Following two years of renovations, the Metropolitan Museum of Art reopened its impressive music collection, which includes roughly 5,000 instruments dating from about 300 B.C. to the present, grouping them by period and type, rather than culture by which they were created. The redesign of the exhibit, called The Art of Music, places “Fanfare” as the first gallery. Drawing visitors into the instrument gallery, Fanfare features 74 brass instruments “spanning two millennia and five continents.” It includes sacred conches, animal horns, a vuvuzela and more. And now, for the first time, the instruments can be heard through dynamic kiosks at the museum, or online.
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On Monday night, Rihanna, Madonna and all of the celebrity A-listers posed on the Met Gala’s red carpet to show off their over-the-top interpretations of the Metropolitan Museum’s 2018 Costume Institute exhibit “Heavenly Bodies: Fashion and the Catholic Imagination.” This year’s exhibit focuses on the dialogue between fashion and medieval art, displaying Papal robes and accessories from the Sistine Chapel, many of which have never been seen outside The Vatican. To house it all, the Met tapped architecture firm Diller Scofidio + Renfo (DS+R) to design the show, and ArchDaily has uncovered this gorgeous photo set showing their work.
Take a tour
The flowers are finally blooming, spring is in the air, and there are tons of awesome art exhibits popping up all over the city. Although we recently highlighted some amazing art day trips from New York City, there is always art at our doorstep that we should take advantage of, so we’ve rounded up 10 terrific exhibits and events that will not last long. So take an extra long lunch break or sneak out of work early to catch these temporary shows that are all worth a visit.
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The Frick Collection has unveiled its $160 million Selldorf Architects-designed upgrade and expansion, which will open up the private living quarters of Henry Clay Frick’s original 1914 home to the public for the first time. As the New York Times explained, the renderings illustrate a plan to expand the existing building’s second level, add two set-back stories above the music room, and an addition behind the library that will match its seven-story height. These will house a 220-seat underground auditorium, an education center with classrooms, in addition to a renovated lobby and larger museum shop.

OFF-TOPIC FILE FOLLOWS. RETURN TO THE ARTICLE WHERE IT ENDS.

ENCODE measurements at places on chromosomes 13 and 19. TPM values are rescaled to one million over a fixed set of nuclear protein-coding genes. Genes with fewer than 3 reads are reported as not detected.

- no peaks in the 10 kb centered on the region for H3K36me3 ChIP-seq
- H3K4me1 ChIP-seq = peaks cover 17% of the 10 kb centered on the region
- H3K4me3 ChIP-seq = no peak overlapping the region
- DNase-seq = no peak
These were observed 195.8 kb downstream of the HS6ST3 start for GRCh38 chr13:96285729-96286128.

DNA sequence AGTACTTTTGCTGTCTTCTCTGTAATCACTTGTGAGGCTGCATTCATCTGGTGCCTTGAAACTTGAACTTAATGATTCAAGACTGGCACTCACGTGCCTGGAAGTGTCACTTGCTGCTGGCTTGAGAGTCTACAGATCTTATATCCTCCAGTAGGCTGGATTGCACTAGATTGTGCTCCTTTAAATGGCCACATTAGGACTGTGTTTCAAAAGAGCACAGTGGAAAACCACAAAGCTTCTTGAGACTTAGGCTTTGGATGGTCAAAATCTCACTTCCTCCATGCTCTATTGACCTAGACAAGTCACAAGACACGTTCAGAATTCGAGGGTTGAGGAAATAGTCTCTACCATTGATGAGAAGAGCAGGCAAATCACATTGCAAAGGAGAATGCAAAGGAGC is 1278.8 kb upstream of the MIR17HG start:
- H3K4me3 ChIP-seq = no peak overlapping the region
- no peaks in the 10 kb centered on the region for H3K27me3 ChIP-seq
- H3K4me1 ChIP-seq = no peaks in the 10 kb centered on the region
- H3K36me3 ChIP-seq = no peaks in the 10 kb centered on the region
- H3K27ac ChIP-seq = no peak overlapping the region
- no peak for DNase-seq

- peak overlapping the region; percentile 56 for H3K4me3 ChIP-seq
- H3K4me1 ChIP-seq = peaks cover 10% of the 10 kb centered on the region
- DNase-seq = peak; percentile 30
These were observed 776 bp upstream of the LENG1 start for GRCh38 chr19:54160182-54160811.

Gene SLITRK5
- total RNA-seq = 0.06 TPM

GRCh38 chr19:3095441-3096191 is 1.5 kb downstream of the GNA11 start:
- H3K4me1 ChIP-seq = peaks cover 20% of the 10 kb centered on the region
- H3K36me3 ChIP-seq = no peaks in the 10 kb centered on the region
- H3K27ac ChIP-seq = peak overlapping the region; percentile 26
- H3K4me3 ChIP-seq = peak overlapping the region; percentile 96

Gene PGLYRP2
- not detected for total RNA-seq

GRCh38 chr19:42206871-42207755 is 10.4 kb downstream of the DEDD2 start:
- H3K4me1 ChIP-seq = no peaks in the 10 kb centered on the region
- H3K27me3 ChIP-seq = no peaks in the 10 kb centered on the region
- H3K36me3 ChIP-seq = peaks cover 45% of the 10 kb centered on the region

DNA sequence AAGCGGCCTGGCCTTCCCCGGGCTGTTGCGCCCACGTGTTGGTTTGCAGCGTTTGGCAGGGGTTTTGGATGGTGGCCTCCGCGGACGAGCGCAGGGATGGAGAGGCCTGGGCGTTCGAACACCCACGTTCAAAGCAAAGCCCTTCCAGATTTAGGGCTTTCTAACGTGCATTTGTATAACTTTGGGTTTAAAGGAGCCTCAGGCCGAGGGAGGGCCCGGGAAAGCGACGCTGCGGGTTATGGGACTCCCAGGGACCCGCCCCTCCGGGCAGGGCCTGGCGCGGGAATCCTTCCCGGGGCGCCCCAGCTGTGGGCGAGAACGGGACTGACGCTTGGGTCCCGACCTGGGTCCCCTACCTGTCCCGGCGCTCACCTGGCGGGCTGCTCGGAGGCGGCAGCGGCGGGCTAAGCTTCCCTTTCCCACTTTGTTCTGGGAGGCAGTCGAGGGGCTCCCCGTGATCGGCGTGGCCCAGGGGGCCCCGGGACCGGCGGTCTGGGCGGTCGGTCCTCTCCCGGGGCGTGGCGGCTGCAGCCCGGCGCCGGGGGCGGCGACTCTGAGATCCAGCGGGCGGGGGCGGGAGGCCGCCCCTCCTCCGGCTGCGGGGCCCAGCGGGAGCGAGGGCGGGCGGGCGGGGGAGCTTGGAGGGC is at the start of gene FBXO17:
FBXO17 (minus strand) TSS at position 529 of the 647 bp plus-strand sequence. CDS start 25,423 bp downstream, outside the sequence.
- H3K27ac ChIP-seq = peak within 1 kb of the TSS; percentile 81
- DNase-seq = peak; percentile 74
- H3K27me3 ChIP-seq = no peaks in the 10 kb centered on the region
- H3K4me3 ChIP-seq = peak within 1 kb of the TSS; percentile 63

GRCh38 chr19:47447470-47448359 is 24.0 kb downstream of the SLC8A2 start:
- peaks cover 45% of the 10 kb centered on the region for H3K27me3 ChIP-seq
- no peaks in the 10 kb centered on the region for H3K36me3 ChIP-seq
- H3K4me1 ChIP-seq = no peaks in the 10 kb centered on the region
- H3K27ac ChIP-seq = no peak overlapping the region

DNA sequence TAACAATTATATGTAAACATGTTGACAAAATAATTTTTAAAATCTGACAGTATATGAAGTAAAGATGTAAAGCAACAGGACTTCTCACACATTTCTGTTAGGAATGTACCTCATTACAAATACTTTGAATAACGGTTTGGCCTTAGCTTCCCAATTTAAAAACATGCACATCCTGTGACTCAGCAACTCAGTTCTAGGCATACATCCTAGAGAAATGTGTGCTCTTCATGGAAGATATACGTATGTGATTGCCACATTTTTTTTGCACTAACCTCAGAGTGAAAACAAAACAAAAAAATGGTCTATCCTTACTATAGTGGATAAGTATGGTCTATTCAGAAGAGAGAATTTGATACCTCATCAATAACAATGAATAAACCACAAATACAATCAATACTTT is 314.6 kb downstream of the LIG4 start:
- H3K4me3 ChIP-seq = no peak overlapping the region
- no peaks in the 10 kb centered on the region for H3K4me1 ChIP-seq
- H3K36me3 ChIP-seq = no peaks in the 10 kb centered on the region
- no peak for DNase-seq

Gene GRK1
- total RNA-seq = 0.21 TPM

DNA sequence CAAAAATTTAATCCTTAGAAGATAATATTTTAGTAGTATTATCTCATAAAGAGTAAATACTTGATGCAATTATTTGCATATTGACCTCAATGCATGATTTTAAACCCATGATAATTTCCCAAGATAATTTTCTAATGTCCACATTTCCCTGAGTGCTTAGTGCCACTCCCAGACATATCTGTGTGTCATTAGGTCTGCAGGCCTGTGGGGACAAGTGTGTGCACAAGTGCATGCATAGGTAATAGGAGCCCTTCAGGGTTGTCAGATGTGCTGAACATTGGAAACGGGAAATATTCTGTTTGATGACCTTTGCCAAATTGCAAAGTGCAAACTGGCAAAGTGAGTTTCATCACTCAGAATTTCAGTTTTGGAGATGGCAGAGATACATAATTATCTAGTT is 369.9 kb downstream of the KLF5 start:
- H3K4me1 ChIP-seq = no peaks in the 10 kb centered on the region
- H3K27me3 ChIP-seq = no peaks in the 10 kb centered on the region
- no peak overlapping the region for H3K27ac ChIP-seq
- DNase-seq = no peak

More details and renderings ahead
New York City is filled with amazing art so why go any further? Because there are some spectacular museums with extraordinary collections set in nearby locales that demand attention. Art can be appreciated for the work itself but taken within its context and history, it can be so much more. 6sqft found a variety of incredibly interesting art destinations in the tri-state area that are worth a trip. Perhaps when planning your next staycation or day-trip, choose one of these museums to set your itinerary.
Check out our list of the top 15
Photo via Wiki Commons
At the beginning of the year, the Met announced that it would begin charging non-New Yorkers (i.e. those without a state ID) $25 for admission, waiving its pay-what-you-wish policy that had been in effect since 1970. And as of today, that policy is officially being implemented through signs at all entrances, 14 new kiosks in the Great Hall, roaming museum staff with iPads, and a brochure that explains the new fee system, reports the Times.